Rae’s closing section shows how this vision of the world can never be divorced from the Christ of the gospel. To begin with, all our efforts to understand the world are tempered by the fact of sin. And then, the nature of God’s blessing to the world is seen in the gospel pattern of Jesus - forgiveness, healing, comforting, and meeting need, but with all the abundance exemplified by the wine at the wedding in Cana. The Christ of creation and the Christ of salvation are one and the same.

And therefore he asks us to consider whether our particular interactions with the world - our science, our industry, our economics, art, music or literature - are both truthful about the world, and subordinated to the purposes of the gospel to bless. Above all, though, the chapter challenges us to turn away from Christ as only a private object of devotion, to the recognition that all things centre on him, and this is a public truth:

The confession of Christ as the very logic of creation is not a private affirmation about what particular individuals hold to be of value. It is a claim, cosmic in scope, about the way reality itself is constituted. The one who so orders all things for our good commands, as love alone can command, the joyful response of faithfulness and love.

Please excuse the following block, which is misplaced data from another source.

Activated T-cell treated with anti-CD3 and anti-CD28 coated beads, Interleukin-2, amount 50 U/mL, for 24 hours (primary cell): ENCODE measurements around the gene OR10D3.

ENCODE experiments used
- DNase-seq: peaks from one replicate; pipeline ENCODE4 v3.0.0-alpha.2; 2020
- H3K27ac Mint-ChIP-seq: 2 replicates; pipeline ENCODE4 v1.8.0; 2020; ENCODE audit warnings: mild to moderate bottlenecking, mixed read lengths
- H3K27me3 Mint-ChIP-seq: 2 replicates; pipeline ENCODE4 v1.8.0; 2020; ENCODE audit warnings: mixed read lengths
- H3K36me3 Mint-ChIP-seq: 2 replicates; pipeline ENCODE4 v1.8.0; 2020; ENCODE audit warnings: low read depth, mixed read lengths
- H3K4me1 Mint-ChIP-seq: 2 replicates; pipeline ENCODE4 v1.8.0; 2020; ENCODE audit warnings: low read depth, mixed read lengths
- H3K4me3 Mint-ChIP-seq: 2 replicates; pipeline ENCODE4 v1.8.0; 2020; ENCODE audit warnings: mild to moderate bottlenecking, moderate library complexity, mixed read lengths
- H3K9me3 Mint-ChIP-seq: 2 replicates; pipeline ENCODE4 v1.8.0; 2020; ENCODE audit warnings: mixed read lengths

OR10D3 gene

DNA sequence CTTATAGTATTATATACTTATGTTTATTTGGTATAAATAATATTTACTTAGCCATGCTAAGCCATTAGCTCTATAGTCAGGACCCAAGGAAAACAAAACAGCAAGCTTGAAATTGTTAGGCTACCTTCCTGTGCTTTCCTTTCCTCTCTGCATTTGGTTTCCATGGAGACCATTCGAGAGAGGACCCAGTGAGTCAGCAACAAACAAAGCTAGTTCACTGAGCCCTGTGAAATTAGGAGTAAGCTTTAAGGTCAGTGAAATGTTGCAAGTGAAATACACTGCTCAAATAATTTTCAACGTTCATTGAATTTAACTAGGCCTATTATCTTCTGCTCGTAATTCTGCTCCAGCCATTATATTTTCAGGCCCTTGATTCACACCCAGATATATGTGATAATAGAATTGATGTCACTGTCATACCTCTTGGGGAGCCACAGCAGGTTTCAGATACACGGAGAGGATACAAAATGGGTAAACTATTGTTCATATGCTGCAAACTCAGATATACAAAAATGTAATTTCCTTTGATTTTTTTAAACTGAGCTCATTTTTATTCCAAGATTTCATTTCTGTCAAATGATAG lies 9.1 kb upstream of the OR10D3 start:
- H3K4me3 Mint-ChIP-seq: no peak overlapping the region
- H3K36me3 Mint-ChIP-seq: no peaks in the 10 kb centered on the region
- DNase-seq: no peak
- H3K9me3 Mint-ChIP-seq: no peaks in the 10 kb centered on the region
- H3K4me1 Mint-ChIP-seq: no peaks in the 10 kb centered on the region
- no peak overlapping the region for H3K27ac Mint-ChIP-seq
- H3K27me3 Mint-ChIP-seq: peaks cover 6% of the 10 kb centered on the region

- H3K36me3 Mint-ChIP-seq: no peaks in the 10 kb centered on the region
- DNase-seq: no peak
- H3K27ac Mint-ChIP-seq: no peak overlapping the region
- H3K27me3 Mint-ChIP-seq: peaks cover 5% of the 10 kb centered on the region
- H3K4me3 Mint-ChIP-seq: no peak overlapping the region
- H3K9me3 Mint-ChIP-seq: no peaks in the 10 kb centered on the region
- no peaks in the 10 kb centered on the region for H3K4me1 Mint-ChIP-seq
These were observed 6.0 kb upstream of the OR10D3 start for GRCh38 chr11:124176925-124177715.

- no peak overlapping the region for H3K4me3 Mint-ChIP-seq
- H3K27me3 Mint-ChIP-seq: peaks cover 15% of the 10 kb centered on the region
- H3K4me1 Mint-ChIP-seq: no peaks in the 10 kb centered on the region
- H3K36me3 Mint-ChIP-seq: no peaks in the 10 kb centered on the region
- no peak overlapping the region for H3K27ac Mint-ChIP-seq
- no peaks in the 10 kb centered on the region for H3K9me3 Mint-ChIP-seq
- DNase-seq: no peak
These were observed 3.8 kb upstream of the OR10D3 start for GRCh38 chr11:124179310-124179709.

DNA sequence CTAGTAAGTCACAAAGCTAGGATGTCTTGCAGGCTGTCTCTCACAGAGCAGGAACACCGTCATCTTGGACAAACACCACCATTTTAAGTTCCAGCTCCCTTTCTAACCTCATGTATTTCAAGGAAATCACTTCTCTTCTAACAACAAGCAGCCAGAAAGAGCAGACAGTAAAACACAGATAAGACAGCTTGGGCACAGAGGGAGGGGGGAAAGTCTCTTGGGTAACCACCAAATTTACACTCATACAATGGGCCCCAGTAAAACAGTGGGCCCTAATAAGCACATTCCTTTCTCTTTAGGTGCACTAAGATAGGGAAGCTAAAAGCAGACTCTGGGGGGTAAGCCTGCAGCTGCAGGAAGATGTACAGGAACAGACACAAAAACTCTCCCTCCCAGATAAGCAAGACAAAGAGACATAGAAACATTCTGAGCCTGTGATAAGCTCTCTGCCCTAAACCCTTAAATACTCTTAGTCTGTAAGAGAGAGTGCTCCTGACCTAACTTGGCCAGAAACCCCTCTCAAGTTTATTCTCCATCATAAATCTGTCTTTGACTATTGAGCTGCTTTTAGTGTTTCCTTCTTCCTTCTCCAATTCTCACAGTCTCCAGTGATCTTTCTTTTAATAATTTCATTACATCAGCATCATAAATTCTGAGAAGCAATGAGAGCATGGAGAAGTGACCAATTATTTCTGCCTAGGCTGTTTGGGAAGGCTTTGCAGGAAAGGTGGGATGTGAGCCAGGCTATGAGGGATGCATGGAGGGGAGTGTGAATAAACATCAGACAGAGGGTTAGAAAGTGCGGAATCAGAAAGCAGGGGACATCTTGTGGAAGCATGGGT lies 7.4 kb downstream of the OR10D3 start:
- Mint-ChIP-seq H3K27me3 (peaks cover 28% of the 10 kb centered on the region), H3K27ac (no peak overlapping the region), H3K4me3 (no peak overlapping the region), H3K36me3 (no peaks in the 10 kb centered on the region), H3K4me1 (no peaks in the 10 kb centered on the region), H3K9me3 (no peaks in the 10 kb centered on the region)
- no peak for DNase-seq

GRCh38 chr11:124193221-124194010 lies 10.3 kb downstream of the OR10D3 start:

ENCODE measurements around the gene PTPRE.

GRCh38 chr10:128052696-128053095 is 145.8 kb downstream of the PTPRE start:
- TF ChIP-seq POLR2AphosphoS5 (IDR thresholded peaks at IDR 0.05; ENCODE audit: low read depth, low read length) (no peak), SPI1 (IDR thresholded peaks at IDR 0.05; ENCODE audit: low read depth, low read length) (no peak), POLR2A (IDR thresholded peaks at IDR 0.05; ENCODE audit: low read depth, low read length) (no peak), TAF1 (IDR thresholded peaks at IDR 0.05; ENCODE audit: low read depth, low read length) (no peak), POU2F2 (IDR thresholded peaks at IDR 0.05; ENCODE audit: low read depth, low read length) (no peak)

This is really helpful @jongarvey. @Philosurfer, thank you also for helping out in this series of reviews.

I had a few questions.

  1. What is your assessment of his ideas here? What is most helpful? What is missing the mark?
  1. Tell me more about this. I think I know what this is, but it seems important to fully grasp this. I’m also curios what the atheists will think about this vision of freedom.
  1. In what senses does he mean this to be worked out?

In many ways I like this. It seems to be a corrective to the generic theism of the ID movement and lowest common denominator engagement between faith ad science.

However, is he trying to bring scientific discourse into some sort of christianized version of science? Or is he suggesting some thing more aligned with A Secular-Confessional Society, where Christians allow science to be secular, but work out in public how they relate their understanding of Jesus to scientific knowledge?

If it is the latter rather than the former, how does he explain this?

If not, I’m not sure how we could expect it to work out. Can you fill this in some more?


(1) Because the chapter majored on a general introduction, I found little to disagree with - which isn’t to say it’s bland, because to treat the Cosmic Christ seriously is pretty radical in itself. And it’s radical because it doesn’t actually leave us any room for seeing the world in a secular way - though how that works out in specific ways (and particularly in relation to science) is, I guess, the substance of future chapters.